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Let us build a square array in the following manner, which I would like to call a modified sudoku:

1) Every row and column contains only one copy of a positive entry and there are exactly $t$ such entries, and it is less than $n$, the order of the array.

2) The zeros must repeat a fixed number of times, equal to $n-\text{number of distinct positive entries}=n-t$(the entries left blank without positive entries is filled by zeros).

3) Every row should have a distinct vector from each of its corresponding column vectors to positive entries.

4) The positive entries are from a set of given positive integers which is atmost the order of the array, i.e, the vectors((t tuples of positive entries) are chosen from a set of an $t+1$ positive entries where $t+1$ is atmost the order of array $n$.

What could be a probable algorithm to build such an array? One probable combination satisfying the above rules for order of array$=4$, and cardinality of the set of positive integers is $4$: $$\begin{pmatrix}1&2&3&0\\4&3&0&1\\2&0&4&3\\0&4&1&2\end{pmatrix}$$

Another example involving the order of array $=6$ and number of positive integer options $=4$, i.e length of tuple of positive entries $=3$ is: \begin{pmatrix}1&2&3&0&0&0\\4&3&0&0&0&1\\2&0&0&0&4&3\\0&0&0&4&3&2\\0&0&4&2&1&0\\0&4&1&3&0&0\end{pmatrix}

Also, a very important question is, whether such a n array can be built for every $n$ and $t$? Or, are there any constraints on $n,t$? I find that barring the case of $t=2$, other cases are possible, by combinatorial arguments, since we need to choose at most $t=1$ distinct vectors, which is possible as we are choosing the $t$ positive entries from $t+1$ entries. Any hints? Thanks beforehand.

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  • $\begingroup$ The question seems to contradict itself on a number of points. The meaning of $t$ seems to vary: sometimes it seems to be the number of positive entries in each row, at other times the number of distinct positive entries in the entire array. Point 1 says (AIUI) that there is at least one zero in each row, but point 2 seems to fix an exact number of zeroes in each row. I have no idea what point 3 means. $\endgroup$ – Peter Taylor Feb 6 at 12:58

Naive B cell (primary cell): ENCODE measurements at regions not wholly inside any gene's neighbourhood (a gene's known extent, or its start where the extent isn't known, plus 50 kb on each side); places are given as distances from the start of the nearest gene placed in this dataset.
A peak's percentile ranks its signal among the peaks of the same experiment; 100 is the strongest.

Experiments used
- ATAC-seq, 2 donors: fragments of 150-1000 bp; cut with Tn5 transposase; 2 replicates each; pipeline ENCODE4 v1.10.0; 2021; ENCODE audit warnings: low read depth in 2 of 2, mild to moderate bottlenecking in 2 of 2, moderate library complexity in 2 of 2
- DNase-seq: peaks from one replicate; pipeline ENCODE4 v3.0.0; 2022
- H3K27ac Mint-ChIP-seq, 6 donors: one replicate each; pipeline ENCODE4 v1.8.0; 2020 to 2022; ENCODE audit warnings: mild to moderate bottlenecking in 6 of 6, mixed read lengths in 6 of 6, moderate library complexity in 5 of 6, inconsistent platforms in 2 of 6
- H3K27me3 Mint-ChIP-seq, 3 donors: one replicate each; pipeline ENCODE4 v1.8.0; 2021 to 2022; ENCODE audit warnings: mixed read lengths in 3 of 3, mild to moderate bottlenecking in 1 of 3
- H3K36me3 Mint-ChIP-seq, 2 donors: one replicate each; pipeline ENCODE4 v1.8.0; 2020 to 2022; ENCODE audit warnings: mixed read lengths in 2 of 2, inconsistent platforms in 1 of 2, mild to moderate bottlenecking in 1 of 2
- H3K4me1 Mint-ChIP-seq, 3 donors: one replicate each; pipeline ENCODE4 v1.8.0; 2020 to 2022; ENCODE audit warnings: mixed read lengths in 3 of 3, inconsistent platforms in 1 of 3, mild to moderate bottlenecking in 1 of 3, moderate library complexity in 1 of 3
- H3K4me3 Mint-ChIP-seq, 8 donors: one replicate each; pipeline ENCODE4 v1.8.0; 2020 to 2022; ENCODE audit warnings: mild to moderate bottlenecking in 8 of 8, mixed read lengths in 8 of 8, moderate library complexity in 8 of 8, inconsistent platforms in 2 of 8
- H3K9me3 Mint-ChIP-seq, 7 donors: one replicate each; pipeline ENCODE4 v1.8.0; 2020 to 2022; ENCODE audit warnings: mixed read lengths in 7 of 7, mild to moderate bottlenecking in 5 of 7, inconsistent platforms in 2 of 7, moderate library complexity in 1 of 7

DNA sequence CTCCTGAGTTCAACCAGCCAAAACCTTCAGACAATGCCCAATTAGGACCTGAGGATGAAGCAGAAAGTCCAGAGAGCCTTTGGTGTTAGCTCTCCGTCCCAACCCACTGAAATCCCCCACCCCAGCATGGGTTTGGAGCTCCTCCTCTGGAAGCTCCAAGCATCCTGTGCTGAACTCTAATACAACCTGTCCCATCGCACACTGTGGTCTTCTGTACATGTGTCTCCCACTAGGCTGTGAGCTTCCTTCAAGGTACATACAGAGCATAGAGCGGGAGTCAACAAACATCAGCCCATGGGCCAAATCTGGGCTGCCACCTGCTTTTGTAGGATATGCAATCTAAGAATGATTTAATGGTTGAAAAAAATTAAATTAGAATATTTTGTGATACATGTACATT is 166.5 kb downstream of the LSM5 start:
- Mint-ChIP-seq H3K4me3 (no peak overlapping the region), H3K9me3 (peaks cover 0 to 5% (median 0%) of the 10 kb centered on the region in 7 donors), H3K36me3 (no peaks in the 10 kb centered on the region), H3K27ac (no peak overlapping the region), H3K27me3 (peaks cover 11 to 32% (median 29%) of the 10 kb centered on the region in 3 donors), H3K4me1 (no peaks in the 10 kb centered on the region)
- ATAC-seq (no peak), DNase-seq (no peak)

• $\begingroup$ @PeterTaylor edited the post. see now if it is meaningful $\endgroup$ – vidyarthi Feb 6 at 13:12
  • $\begingroup$ I still have no idea what point 3 means. And point 4 still seems self-contradictory: I would interpret the part before "i.e." as saying that the positive entries cannot exceed $n$. $\endgroup$ – Peter Taylor Feb 6 at 13:36
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    $\begingroup$ Okay, let me clarify the rules for everyone: $\tag*{}$ 1. You must fill an $n\times n$ matrix with non-negative integers between $0$ and $t+1$, inclusive. $\tag*{}$ 2. No positive number may repeat in any row or column. $\tag*{}$ 3. There must be exactly $t$ positive numbers in each row and column, so each row and column is missing one positive number. $\tag*{}$ 4. If a row and column intersect at a positive number, then the missing numbers of that row and column must be different. $\endgroup$ – Mike Earnest Feb 6 at 18:51
  • $\begingroup$ @MikeEarnest thanks. That is what I meant! $\endgroup$ – vidyarthi Feb 7 at 7:08

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